Hammer’s final film in this vein, 1971’s Creatures the World Forgot, forgot to add any creatures, and vanished. The burlesque of Ringo Starr in Caveman (1981) helped hasten the separation of early man and dinosaurs in movies—and, now that we manufacture them ourselves, in the Jurassic Park movies, we don’t need our ancestors to guide us through lost worlds. Indeed, we don’t need humans at all to add dino drama, something proved by the BBC’s Emmy-winning Walking with Dinosaurs (1999), whose prehistoric animals, observed in CGI-rendered habitats with narration alone as an escort, captivated TV viewers. But the trope persists, recently in Pixar’s The Good Dinosaur (2015), which was rejected by creationists for presenting an alternate reality where humans and dinosaurs mingled. “In fact, according to the Bible’s history, dinosaurs and man were created on the same day,” moaned a representative from Creation Ministries International upon its release. Untrue—but maybe we can all agree that Raquel Welch, a superior example of homo sapiens, came a day later.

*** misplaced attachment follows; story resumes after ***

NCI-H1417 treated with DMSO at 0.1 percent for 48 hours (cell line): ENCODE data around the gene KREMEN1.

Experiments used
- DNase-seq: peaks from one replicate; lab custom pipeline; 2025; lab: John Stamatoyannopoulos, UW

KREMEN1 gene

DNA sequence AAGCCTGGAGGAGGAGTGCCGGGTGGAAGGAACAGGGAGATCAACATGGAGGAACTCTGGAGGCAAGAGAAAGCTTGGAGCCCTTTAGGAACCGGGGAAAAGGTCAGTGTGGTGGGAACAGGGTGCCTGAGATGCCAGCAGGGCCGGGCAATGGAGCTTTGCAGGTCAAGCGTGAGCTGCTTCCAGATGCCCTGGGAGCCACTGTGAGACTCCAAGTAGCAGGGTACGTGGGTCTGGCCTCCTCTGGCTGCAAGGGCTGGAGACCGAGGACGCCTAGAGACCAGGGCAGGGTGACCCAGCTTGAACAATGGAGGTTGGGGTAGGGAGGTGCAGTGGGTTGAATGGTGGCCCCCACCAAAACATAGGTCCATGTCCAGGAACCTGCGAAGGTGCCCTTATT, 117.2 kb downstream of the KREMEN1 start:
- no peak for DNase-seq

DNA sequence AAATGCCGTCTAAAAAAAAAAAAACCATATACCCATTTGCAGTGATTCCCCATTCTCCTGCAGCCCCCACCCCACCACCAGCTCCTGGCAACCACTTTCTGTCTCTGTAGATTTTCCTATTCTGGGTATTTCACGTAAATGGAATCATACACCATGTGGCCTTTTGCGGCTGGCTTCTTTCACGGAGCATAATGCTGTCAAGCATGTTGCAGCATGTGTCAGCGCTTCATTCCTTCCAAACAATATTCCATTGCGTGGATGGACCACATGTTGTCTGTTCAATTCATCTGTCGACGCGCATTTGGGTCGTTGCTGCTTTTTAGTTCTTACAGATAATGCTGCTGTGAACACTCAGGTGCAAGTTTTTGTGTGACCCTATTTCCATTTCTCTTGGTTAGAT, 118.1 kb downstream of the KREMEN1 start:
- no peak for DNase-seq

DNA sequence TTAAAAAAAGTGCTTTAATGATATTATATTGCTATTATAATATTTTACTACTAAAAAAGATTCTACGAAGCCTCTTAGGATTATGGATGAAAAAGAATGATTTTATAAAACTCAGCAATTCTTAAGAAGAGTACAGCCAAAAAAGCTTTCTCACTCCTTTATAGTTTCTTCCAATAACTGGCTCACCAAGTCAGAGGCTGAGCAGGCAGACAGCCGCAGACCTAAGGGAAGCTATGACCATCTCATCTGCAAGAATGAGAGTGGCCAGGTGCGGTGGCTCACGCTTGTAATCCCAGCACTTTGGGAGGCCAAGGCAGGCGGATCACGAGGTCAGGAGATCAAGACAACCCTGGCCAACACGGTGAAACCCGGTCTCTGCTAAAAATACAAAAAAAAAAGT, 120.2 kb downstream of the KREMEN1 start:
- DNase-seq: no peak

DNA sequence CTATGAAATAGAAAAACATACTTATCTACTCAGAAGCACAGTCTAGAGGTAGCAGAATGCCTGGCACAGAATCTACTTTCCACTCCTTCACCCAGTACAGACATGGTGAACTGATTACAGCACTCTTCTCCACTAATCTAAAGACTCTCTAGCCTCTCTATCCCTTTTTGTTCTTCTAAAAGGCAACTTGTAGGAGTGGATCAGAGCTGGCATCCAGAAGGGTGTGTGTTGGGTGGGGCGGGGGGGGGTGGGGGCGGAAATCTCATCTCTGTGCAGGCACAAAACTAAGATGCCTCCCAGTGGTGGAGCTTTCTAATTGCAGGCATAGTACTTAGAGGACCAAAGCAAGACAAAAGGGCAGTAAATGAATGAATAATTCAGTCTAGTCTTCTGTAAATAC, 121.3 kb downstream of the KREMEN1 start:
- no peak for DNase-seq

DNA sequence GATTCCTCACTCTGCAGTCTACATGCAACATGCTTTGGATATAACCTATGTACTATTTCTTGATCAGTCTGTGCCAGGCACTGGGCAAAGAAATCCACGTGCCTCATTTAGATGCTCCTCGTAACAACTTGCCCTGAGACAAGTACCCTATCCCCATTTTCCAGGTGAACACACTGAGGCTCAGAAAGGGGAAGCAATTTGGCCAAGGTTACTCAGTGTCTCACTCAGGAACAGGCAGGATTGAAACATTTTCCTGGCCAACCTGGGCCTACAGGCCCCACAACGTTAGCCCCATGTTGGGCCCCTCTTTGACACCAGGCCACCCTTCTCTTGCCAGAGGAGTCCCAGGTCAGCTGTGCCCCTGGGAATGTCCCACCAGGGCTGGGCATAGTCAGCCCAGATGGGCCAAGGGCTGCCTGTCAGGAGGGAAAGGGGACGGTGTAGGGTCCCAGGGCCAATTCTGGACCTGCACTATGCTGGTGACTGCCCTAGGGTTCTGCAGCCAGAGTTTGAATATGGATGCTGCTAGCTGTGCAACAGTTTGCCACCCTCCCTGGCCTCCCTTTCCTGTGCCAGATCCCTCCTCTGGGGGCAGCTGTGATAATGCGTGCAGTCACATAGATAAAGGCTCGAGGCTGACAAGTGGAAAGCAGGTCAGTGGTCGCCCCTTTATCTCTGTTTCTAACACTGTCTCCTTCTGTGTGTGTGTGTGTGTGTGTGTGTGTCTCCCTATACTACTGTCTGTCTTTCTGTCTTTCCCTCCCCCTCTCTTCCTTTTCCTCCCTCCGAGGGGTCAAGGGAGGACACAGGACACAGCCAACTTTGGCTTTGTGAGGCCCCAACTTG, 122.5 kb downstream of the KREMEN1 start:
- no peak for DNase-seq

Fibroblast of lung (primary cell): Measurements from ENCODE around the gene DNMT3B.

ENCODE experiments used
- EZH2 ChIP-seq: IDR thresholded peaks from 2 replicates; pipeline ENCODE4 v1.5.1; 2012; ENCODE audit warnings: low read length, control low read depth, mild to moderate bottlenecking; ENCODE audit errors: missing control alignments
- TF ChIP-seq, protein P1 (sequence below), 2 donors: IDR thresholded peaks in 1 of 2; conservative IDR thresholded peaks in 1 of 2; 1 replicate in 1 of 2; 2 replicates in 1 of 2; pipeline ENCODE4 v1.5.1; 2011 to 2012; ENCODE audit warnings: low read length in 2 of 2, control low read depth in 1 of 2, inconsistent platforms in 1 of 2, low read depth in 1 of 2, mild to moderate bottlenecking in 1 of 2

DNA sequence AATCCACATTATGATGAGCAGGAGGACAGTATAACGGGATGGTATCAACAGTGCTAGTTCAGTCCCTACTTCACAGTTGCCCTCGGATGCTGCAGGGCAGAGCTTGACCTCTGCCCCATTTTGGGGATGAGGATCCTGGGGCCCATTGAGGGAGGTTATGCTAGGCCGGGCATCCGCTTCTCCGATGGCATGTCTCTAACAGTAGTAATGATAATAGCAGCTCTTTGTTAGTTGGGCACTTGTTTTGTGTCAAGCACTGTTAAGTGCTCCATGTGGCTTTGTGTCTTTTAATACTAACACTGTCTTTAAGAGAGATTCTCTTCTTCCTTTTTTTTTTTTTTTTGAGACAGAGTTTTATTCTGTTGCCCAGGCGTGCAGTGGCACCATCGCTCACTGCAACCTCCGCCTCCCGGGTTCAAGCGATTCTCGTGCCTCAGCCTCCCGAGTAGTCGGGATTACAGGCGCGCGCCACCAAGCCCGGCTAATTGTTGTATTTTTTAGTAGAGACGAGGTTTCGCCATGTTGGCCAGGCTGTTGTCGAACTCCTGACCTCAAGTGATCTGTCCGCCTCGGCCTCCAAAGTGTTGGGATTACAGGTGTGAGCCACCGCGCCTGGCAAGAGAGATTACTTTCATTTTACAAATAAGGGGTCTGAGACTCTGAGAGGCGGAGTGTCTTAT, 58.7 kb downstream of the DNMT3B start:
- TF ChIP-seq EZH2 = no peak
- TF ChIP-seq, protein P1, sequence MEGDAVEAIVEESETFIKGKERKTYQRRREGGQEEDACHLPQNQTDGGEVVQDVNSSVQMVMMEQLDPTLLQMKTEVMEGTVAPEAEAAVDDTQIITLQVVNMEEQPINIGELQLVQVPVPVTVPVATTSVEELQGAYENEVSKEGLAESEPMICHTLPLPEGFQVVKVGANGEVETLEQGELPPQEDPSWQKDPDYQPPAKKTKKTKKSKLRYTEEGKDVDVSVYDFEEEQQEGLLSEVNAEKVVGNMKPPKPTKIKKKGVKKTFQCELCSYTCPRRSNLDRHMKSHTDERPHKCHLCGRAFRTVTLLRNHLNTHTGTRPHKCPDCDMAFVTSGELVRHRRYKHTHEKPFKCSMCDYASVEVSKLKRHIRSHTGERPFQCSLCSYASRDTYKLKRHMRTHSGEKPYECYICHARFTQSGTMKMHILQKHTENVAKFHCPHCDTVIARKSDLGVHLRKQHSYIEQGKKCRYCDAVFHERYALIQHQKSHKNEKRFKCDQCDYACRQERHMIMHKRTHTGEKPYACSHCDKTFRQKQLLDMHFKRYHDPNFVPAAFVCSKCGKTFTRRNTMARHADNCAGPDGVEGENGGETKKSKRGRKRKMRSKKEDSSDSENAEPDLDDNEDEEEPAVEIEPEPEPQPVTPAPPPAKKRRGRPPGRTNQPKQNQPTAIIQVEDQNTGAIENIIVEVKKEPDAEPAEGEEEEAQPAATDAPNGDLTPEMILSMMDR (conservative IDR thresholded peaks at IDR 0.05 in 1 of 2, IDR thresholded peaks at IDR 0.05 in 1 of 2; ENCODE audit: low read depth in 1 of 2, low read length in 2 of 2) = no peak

Robert Cashill, a member of the Online Film Critics Society, is a Cineaste Editor and the Film Editor of Popdose.
Copyright © 2017 by Cineaste, Inc.
Cineaste, Vol. XLII, No. 3